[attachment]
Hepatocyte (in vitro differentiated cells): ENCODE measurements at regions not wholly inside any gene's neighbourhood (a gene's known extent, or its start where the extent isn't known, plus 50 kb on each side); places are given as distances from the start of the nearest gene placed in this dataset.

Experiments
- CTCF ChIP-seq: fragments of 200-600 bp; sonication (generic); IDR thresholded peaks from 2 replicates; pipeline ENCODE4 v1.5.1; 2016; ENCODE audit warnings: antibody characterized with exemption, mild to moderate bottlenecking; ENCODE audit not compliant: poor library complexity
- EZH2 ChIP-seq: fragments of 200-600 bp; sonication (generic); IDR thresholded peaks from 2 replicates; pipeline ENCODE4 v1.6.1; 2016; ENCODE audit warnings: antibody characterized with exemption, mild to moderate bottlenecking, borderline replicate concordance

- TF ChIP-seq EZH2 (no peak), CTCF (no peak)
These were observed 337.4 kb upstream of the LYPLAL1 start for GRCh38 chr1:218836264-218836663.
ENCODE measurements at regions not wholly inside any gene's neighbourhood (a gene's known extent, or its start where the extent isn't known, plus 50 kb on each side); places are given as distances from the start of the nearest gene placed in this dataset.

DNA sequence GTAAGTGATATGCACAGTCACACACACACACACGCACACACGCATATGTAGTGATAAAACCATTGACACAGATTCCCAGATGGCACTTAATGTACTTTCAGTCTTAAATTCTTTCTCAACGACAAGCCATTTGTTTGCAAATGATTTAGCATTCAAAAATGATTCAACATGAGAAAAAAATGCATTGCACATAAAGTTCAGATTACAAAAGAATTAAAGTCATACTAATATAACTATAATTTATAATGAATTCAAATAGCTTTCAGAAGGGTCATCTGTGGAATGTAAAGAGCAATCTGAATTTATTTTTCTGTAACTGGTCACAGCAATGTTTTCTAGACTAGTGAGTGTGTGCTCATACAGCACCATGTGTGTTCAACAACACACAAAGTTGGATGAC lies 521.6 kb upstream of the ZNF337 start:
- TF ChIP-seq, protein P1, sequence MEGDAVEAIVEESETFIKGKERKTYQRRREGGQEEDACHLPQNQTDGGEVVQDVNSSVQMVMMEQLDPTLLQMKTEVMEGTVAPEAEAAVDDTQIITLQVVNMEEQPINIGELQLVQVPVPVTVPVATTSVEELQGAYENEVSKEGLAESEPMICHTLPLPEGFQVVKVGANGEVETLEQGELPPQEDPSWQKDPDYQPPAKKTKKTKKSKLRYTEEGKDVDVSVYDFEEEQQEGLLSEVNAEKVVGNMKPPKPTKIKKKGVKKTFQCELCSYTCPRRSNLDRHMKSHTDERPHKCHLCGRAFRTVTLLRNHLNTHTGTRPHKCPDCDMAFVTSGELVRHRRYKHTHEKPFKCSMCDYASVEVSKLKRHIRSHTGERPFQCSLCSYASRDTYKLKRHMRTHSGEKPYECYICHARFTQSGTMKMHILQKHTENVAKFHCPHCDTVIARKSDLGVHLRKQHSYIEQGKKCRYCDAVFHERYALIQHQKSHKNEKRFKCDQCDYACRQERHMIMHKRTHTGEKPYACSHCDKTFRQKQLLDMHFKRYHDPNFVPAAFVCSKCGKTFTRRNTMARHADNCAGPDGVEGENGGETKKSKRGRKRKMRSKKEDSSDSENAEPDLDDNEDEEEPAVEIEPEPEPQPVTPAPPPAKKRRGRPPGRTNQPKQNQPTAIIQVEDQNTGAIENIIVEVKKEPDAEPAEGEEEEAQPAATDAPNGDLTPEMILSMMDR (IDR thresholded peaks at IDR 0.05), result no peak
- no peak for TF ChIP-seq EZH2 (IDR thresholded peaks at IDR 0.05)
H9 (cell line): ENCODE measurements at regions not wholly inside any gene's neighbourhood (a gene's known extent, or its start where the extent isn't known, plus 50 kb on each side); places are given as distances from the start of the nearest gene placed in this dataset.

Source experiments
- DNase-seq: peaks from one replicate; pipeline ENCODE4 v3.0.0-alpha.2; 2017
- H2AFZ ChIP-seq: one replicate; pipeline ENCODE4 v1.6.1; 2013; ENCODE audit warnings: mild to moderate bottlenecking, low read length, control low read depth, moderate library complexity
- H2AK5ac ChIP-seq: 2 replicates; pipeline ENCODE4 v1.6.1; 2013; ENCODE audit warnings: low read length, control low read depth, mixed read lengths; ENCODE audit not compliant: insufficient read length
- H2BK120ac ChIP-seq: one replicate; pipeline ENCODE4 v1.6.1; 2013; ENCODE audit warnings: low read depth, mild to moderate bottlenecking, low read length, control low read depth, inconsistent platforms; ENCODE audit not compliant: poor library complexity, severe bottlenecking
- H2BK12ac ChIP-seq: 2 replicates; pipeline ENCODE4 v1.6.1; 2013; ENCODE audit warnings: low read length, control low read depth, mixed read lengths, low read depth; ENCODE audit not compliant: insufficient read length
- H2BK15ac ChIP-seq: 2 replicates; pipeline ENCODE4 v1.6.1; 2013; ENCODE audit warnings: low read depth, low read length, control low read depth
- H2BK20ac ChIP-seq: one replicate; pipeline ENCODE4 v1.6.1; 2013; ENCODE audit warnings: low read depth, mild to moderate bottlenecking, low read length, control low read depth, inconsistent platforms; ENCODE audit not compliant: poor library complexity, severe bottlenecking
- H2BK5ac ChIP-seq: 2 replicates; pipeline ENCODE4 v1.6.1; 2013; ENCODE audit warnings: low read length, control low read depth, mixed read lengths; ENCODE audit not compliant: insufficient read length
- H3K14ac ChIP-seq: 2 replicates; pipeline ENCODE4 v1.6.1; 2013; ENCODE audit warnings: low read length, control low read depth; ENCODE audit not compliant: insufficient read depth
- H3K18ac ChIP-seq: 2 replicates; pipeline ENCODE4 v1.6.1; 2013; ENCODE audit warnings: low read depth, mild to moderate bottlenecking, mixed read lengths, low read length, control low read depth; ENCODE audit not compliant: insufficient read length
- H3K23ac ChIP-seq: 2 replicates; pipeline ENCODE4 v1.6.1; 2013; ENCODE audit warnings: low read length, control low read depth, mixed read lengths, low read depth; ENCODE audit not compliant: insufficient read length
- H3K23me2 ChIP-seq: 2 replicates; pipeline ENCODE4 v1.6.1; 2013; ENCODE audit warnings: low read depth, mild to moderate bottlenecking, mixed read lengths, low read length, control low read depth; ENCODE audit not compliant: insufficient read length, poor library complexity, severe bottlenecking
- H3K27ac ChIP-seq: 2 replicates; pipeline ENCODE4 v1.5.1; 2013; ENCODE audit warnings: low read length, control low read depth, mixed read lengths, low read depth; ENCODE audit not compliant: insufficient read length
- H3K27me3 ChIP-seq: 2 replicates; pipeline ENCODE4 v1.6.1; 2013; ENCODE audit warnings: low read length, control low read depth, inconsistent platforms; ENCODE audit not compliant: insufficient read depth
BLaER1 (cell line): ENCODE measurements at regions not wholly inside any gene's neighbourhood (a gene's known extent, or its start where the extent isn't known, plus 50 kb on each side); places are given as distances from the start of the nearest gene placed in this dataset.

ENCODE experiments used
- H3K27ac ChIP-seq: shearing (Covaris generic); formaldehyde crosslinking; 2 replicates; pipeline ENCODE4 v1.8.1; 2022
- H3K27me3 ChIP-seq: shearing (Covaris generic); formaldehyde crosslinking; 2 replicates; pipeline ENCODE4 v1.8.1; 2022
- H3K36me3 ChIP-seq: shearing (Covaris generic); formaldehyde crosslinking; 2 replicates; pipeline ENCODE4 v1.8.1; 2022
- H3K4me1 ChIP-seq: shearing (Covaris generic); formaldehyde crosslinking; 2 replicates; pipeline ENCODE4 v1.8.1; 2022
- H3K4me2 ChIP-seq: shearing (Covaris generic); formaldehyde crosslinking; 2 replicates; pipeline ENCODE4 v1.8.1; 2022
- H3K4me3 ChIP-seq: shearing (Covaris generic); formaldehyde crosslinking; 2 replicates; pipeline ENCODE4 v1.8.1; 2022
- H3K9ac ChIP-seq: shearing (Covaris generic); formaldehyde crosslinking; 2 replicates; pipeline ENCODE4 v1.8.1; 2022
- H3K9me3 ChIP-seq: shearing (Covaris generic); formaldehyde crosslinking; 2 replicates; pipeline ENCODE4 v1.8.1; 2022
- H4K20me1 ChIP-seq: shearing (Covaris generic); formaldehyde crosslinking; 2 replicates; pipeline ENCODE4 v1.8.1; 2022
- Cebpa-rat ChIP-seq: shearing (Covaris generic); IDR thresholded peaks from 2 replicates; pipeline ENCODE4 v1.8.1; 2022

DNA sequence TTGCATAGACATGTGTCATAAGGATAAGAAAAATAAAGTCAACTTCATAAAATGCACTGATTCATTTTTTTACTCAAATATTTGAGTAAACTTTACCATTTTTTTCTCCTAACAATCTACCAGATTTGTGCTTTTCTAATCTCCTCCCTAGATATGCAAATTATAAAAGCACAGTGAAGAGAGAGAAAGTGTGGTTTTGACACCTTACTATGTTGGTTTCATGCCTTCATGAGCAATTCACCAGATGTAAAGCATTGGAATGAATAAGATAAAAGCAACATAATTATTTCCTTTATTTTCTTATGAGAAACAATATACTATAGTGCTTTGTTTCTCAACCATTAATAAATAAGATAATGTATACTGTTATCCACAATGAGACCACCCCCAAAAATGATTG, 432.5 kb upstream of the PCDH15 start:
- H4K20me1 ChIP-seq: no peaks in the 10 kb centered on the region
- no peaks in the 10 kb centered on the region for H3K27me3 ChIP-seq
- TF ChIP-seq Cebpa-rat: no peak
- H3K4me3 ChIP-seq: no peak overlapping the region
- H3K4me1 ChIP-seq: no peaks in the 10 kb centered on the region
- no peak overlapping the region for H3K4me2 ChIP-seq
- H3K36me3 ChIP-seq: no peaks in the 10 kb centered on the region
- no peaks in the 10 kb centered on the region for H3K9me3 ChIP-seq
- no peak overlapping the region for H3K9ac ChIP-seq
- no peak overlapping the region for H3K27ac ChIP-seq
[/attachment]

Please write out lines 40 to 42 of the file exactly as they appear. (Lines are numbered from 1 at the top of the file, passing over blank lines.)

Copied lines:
- H4K20me1 ChIP-seq: no peaks in the 10 kb centered on the region
- no peaks in the 10 kb centered on the region for H3K27me3 ChIP-seq
- TF ChIP-seq Cebpa-rat: no peak